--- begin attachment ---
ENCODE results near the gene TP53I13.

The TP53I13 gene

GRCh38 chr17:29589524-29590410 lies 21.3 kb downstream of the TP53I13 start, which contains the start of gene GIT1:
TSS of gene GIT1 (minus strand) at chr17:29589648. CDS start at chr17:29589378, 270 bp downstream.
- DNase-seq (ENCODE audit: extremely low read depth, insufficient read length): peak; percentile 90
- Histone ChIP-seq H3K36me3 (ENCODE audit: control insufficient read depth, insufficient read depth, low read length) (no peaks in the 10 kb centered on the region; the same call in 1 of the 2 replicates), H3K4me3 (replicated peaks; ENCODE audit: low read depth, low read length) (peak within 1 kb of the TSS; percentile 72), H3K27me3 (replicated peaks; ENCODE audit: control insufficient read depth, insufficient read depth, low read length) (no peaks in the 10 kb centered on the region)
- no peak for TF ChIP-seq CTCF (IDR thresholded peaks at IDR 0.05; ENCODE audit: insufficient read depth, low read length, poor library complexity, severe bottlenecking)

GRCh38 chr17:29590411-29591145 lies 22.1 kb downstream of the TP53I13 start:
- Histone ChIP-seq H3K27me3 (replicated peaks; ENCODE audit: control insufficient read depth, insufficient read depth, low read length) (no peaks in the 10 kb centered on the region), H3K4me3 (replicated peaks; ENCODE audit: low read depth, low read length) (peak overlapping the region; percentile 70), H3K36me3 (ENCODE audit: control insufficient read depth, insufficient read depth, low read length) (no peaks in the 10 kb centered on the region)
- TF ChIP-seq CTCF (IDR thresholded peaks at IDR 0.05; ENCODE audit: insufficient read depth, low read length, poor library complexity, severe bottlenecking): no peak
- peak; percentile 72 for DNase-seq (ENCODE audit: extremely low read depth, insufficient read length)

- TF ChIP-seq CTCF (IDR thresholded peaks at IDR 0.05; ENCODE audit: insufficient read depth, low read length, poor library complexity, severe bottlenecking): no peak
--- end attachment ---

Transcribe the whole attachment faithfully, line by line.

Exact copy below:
ENCODE results near the gene TP53I13.

The TP53I13 gene

GRCh38 chr17:29589524-29590410 lies 21.3 kb downstream of the TP53I13 start, which contains the start of gene GIT1:
TSS of gene GIT1 (minus strand) at chr17:29589648. CDS start at chr17:29589378, 270 bp downstream.
- DNase-seq (ENCODE audit: extremely low read depth, insufficient read length): peak; percentile 90
- Histone ChIP-seq H3K36me3 (ENCODE audit: control insufficient read depth, insufficient read depth, low read length) (no peaks in the 10 kb centered on the region; the same call in 1 of the 2 replicates), H3K4me3 (replicated peaks; ENCODE audit: low read depth, low read length) (peak within 1 kb of the TSS; percentile 72), H3K27me3 (replicated peaks; ENCODE audit: control insufficient read depth, insufficient read depth, low read length) (no peaks in the 10 kb centered on the region)
- no peak for TF ChIP-seq CTCF (IDR thresholded peaks at IDR 0.05; ENCODE audit: insufficient read depth, low read length, poor library complexity, severe bottlenecking)

GRCh38 chr17:29590411-29591145 lies 22.1 kb downstream of the TP53I13 start:
- Histone ChIP-seq H3K27me3 (replicated peaks; ENCODE audit: control insufficient read depth, insufficient read depth, low read length) (no peaks in the 10 kb centered on the region), H3K4me3 (replicated peaks; ENCODE audit: low read depth, low read length) (peak overlapping the region; percentile 70), H3K36me3 (ENCODE audit: control insufficient read depth, insufficient read depth, low read length) (no peaks in the 10 kb centered on the region)
- TF ChIP-seq CTCF (IDR thresholded peaks at IDR 0.05; ENCODE audit: insufficient read depth, low read length, poor library complexity, severe bottlenecking): no peak
- peak; percentile 72 for DNase-seq (ENCODE audit: extremely low read depth, insufficient read length)

- TF ChIP-seq CTCF (IDR thresholded peaks at IDR 0.05; ENCODE audit: insufficient read depth, low read length, poor library complexity, severe bottlenecking): no peak